Mbarara — Pontein Karegyeya, 32, has lived at the Nakivale refugee camp in Uganda since he was a teenager and is unwilling to return home to Rwanda.
Karegyeya, an ethnic Hutu, made his way into Uganda in 1995, fleeing political turmoil after the 1994 genocide in which an estimated 937,000 Tutsis and moderate Hutus were killed.
"We were told that the Tutsis would kill all of us," Karegyeya said. "My entire family fled to Uganda; some of my relatives went to Tanzania."
Now married with two children, Karegyeya said his main concern was to ensure he worked harder to feed his family; he did not see himself returning home soon. He is constantly looking for casual work outside the refugee camp.
Karegyeya said some of his relatives had returned to Rwanda only to be taken before local traditional courts, known as gacaca, over "unfounded" genocide charges, and most of them were now in jail.
Karegyeya is one of at least 20,000 Rwandan refugees, mainly ethnic Hutus, who have lived in Uganda since 1994 and are reluctant to be repatriated despite years of relative stability in Rwanda. The UN Refugee Agency, UNHCR, has been running a voluntary repatriation programme for Rwandans for the past decade.
Rising camp population
The Rwandan refugees in Uganda are in two camps - Nakivale and Nshungerezi - which, in the past two years, have recorded an increase in their population due to renewed violence in eastern Democratic Republic of Congo (DRC).
Consequently, camp officials and government authorities are anxious to decongest the camps.
On 20 April, Rwanda's Local Government Minister Protais Musoni, who is in charge of refugees' repatriation and resettlement, led a government delegation to western Uganda and held talks with Ugandan authorities and the UNHCR over repatriation.
"As far as we know, all the Rwandan refugees in Uganda are willing to be repatriated home; we want them to contribute to the economic development of their country," Musoni said, adding that the delay in repatriation was partly due to logistical problems as well as a lack of proper communication between Rwandan local authorities, UNHCR and refugees.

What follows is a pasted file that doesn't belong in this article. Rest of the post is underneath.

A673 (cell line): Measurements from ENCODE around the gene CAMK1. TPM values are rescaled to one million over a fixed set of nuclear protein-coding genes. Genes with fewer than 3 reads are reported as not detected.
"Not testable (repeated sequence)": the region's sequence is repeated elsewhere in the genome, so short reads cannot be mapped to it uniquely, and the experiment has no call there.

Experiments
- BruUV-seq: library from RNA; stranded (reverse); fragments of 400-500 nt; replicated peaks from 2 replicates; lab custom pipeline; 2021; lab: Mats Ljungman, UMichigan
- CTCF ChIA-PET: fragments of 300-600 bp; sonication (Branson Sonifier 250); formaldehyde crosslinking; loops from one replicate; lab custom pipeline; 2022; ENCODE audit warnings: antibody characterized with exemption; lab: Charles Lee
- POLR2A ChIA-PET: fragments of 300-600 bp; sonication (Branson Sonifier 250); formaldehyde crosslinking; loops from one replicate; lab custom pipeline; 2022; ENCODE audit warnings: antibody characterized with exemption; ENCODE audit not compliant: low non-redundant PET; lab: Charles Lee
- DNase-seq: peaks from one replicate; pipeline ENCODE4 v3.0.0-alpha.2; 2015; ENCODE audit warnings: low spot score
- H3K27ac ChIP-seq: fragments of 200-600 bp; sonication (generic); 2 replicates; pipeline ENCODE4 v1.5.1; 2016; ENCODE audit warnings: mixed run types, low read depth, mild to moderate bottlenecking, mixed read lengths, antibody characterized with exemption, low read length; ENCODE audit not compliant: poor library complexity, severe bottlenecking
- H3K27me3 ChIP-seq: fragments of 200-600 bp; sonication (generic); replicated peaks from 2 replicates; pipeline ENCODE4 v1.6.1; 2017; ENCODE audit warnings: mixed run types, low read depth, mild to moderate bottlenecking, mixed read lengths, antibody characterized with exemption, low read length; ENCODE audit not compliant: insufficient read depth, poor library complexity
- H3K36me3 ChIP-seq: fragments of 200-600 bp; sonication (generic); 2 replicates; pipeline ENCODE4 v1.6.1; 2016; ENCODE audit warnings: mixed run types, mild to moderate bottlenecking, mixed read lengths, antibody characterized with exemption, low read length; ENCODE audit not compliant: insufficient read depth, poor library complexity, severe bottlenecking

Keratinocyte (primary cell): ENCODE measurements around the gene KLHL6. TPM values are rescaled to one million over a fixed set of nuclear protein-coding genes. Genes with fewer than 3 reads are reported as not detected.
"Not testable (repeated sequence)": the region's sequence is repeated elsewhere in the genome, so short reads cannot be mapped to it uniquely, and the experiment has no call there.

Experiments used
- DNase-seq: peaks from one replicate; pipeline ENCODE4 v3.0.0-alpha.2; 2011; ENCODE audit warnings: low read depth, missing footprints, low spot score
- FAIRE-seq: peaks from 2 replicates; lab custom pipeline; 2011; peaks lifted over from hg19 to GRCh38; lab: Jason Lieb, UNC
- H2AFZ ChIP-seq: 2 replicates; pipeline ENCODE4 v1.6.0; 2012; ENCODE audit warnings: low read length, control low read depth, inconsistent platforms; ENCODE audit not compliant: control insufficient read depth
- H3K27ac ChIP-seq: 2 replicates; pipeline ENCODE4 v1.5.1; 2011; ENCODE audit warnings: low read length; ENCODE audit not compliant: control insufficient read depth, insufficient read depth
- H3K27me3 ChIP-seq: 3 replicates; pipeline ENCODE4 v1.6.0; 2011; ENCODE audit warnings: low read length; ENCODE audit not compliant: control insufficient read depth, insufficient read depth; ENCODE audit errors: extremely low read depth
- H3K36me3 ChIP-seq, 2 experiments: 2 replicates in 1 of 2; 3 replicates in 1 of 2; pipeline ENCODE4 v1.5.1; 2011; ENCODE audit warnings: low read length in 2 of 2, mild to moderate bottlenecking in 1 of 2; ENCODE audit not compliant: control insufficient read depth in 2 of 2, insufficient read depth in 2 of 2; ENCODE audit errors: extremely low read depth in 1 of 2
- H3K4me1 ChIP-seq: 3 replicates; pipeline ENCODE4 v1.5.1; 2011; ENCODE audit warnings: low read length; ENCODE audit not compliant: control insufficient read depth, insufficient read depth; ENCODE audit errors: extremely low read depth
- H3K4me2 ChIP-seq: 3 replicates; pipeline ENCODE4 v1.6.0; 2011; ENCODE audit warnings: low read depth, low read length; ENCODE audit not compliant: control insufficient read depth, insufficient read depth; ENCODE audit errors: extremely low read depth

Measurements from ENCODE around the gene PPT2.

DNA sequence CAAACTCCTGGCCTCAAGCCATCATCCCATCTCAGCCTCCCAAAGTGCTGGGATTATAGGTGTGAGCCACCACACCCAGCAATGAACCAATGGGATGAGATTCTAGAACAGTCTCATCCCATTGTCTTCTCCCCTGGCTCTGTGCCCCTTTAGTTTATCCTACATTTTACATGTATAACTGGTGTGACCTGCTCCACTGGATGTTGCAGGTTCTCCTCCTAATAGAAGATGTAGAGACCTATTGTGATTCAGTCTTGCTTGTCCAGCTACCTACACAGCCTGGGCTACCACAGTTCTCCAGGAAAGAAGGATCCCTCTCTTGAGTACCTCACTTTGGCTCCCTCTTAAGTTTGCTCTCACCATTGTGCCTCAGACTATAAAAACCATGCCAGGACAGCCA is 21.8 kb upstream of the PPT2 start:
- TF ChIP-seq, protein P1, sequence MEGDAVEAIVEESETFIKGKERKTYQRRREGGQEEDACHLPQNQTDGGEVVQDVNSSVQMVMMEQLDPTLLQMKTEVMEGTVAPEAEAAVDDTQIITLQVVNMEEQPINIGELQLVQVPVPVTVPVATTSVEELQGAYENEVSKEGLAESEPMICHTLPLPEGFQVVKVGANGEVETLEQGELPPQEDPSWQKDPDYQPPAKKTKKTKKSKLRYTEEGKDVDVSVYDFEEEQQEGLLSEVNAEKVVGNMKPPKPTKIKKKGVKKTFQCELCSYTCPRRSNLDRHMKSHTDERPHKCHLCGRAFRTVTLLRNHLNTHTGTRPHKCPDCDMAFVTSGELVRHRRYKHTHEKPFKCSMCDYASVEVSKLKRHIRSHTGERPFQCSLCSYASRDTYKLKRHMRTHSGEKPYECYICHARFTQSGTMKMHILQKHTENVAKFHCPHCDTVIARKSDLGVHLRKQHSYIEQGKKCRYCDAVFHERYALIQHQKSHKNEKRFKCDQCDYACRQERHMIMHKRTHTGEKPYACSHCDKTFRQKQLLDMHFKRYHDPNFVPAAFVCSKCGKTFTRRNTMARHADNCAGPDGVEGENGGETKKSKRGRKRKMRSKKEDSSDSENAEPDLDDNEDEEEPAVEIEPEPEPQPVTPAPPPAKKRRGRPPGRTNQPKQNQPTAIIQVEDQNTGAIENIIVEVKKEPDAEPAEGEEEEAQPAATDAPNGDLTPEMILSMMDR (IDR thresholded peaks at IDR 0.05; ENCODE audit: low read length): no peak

He said the Rwandan delegation established that some refugees did not know much about new developments in Rwanda due to lack of sensitisation.
"We established that some refugees are not well informed about new developments like gacaca courts and land reforms," Musoni said.
Simon Mutachuka, a senior camp commandant at the Nakivale settlement, said: "They [the refugees] simply are not willing to return home, for reasons best known to themselves."
Tarsis Kabwengyere, Uganda's Minister for Disaster Preparedness and Refugees, told IRIN separately that Uganda and Rwanda had agreed "in principle" to sensitise all the refugees in the next two months to facilitate their repatriation.
He said a team from the prime minister's office had already been constituted and, with the ministry of internal affairs, district local authorities and the UNHCR, awareness campaigns were scheduled to start in Isingiro district in Uganda, where the camps are located.
"The exercise is voluntary; we have no intentions of forcing refugees out of the country," he said.
Kabwengyere declined to comment on why some refugees were unwilling to return home.
Denis Bikesha, the head of mobilisation for gacaca courts, said most of the refugees were unwilling to return home because they had little knowledge about the gacaca justice system.
"They fear prosecution, but they have been misled," he said, adding that rigorous education and mobilisation campaigns would be launched in the Ugandan settlements to ensure that repatriation started in July.
After the Rwandan genocide, some Hutus fled the country, fearing reprisal attacks, and sought refuge in Tanzania, DRC, Uganda and Burundi. Although most have since returned, UNHCR estimates that at least 50,000 refugees remain in exile, mainly in Uganda.
[ This report does not necessarily reflect the views of the United Nations ]